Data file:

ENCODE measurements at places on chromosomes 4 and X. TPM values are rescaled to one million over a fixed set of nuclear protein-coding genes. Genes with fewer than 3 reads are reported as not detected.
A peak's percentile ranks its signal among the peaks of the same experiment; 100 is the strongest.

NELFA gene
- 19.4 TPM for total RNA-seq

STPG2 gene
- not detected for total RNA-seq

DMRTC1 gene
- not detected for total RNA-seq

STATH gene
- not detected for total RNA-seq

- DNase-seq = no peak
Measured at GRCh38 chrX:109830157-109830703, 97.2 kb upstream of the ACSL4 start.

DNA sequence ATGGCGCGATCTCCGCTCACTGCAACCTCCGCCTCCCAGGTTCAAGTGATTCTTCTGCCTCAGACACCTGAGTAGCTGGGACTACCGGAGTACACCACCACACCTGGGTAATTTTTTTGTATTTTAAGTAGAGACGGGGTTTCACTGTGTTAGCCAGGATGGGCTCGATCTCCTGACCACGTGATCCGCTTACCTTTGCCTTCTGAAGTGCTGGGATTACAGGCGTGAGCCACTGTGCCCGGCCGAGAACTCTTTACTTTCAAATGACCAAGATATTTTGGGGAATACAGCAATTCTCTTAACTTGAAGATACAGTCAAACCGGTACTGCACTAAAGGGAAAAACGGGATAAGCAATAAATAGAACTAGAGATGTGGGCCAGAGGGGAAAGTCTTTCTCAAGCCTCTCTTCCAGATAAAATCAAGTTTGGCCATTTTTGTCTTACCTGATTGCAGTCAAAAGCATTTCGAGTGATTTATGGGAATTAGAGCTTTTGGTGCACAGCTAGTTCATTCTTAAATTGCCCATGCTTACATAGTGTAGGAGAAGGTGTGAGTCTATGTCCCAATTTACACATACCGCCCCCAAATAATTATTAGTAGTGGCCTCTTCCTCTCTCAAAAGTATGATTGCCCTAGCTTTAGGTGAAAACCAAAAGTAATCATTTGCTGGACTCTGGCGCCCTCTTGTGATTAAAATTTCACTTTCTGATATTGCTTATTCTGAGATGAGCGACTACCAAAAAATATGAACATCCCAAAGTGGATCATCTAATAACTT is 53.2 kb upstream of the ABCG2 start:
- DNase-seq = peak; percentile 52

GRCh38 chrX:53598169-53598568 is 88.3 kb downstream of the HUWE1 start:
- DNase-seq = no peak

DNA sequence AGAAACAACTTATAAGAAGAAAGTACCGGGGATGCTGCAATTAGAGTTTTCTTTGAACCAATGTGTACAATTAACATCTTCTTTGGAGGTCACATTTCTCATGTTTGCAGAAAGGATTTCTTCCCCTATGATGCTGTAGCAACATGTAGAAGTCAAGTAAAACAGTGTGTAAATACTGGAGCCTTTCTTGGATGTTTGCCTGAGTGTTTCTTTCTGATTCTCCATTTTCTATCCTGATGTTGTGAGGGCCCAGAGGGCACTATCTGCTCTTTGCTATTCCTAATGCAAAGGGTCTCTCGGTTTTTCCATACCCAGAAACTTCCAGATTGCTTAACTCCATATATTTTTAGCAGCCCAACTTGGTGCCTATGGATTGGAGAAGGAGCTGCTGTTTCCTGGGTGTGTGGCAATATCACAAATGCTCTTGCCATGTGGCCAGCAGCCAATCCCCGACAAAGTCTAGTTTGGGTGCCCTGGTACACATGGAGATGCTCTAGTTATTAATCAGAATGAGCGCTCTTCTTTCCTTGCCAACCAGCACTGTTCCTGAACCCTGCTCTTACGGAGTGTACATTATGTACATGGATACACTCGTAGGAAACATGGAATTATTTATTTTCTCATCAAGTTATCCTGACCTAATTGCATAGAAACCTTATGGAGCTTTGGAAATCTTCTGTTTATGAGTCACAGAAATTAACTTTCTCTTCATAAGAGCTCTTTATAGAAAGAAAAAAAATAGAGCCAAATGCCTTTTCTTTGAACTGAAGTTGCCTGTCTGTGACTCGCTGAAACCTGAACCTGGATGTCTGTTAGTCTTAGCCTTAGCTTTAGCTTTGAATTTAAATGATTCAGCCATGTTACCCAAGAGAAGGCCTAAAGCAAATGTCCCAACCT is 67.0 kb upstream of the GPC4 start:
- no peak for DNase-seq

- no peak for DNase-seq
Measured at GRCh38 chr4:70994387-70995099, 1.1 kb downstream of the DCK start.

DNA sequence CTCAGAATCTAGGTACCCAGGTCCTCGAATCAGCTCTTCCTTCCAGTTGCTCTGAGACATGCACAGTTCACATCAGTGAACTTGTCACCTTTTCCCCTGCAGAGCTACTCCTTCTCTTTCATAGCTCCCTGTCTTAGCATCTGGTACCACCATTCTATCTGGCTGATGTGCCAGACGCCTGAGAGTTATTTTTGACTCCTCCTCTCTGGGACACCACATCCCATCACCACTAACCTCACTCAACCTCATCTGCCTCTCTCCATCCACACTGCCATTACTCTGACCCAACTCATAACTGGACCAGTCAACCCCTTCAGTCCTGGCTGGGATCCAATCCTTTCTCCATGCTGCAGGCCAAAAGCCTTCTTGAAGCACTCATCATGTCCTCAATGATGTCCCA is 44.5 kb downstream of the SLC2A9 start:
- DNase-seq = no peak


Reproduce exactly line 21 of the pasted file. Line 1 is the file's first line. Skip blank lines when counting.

DNA sequence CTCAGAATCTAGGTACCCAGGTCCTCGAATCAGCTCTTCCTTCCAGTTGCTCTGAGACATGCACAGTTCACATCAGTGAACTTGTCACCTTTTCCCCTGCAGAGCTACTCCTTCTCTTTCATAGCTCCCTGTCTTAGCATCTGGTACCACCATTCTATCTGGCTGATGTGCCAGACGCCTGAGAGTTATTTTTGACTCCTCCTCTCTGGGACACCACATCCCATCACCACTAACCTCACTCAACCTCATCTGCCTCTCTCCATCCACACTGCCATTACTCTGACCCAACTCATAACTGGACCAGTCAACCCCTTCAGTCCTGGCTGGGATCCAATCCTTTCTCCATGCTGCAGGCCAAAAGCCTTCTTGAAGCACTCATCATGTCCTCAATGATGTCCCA is 44.5 kb downstream of the SLC2A9 start: